# Floating point: just 20 digits of precision

Axel Freyn axel-freyn@gmx.de
Fri Nov 26 15:03:00 GMT 2010

```Hi Elias,

On Fri, Nov 26, 2010 at 10:25:29AM -0300, Elias Gabriel Amaral da Silva wrote:
> Hello,
>
> This simple program
>
> #include <stdio.h>
> int main()
> {
>        long double c, d, e;
>        c = 1.0/7.0;
>        d = 1.0; d /= 7.0;
>        e = 1.0L/7.0L;
>        printf("sizeof(7.0) = %u, sizeof(7.0L) = %u\n",sizeof(7.0),sizeof(7.0L));
>        printf("%3.60Lf %3.60Lf\n", c, c*7.0);
>        printf("%3.60Lf %3.60Lf\n", d, d*7.0);
>        printf("%3.60Lf %3.60Lf\n", e, e*7.0);
>
>        return 0;
> }
>
> Seems to yield the same precision for long double on both ia32 and
> amd64 - that is, just 20 digits. This seems too few, looking there:
>
> http://en.wikipedia.org/wiki/IEEE_754-2008#Basic_formats
>
> Shouldn't I expect at least more than 30 digits, on amd64?
I think it's not specified for C what exactly is "long double" -- only
some minimal requirements are "proposed".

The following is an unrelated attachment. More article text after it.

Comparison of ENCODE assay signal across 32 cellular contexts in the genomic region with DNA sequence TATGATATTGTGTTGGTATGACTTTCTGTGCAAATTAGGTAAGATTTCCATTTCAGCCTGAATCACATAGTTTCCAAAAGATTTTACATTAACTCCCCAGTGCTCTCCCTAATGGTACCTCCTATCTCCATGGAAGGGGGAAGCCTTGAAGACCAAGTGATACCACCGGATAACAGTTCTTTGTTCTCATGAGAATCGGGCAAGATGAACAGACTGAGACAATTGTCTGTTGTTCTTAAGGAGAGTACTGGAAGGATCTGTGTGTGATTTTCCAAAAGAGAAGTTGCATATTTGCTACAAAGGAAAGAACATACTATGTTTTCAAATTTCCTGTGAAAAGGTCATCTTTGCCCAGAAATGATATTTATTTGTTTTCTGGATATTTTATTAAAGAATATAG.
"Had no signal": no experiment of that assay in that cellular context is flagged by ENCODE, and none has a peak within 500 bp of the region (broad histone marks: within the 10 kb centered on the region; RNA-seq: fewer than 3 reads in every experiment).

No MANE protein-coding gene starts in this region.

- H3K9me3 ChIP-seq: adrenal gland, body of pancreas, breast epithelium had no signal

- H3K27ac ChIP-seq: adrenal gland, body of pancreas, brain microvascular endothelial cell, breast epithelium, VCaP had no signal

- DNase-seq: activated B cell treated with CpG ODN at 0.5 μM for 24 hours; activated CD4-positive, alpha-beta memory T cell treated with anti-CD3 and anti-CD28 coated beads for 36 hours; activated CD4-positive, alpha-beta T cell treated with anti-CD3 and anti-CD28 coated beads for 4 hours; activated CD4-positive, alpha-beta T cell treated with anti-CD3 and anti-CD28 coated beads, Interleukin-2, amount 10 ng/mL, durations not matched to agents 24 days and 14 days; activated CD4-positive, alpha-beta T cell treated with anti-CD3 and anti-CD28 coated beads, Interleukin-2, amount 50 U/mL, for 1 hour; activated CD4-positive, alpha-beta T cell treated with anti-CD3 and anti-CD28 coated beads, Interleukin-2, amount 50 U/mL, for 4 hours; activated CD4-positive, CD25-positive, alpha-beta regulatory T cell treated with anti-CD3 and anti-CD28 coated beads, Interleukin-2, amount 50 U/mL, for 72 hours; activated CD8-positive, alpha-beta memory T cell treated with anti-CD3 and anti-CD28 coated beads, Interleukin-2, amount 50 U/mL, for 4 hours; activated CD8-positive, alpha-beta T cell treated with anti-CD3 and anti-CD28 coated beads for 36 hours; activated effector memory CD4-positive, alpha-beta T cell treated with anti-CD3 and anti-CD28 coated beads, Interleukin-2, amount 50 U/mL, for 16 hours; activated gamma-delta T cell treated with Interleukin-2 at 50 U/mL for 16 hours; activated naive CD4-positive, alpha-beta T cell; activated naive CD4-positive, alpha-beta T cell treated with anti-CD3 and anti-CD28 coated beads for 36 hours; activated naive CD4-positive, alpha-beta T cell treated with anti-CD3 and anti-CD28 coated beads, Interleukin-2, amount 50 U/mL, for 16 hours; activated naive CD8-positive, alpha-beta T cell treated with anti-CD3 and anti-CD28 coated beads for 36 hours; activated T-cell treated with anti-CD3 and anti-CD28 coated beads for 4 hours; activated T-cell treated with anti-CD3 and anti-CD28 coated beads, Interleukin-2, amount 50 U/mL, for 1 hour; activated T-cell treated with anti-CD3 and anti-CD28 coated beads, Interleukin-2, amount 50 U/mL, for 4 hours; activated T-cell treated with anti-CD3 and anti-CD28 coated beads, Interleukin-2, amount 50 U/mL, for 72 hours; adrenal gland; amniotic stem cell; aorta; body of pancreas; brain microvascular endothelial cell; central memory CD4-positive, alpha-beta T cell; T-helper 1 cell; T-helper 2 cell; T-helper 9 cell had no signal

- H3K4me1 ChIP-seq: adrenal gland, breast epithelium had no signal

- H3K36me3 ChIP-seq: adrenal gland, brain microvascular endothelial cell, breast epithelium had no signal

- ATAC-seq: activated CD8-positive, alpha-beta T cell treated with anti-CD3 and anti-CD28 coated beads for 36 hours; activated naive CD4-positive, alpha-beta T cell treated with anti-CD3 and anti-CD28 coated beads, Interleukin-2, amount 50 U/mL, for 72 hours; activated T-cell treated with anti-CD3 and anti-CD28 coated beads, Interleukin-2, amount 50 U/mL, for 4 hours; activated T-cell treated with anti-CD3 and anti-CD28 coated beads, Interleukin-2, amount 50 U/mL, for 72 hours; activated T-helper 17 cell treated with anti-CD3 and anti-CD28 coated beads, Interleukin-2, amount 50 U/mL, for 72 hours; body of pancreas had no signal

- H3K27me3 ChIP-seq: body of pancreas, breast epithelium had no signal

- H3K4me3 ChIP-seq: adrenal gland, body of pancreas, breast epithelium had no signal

The implementation-dependend values are defined in <float.h> as
DBL_EPSILON and LDBL_EPSILON (which is the difference between 1 and the
smallest value bigger than 1 that can be represented in double and long
double): There, 1e-9 is given as lower limit ==> you can only trust in 9
digits of precision, both for double AND long double! However, most
implementation will use something better here).

So try first on your machine a code like
#include <float.h>
#include <stdio.h>
int main()
{
printf("%g %Lg\n",DBL_EPSILON, LDBL_EPSILON);
}

On my machines, this gives "2.22045e-16 1.0842e-19" both for i386 and
amd64. This is the highes precision you can obtain using "long double"
on those machines.

Axel

```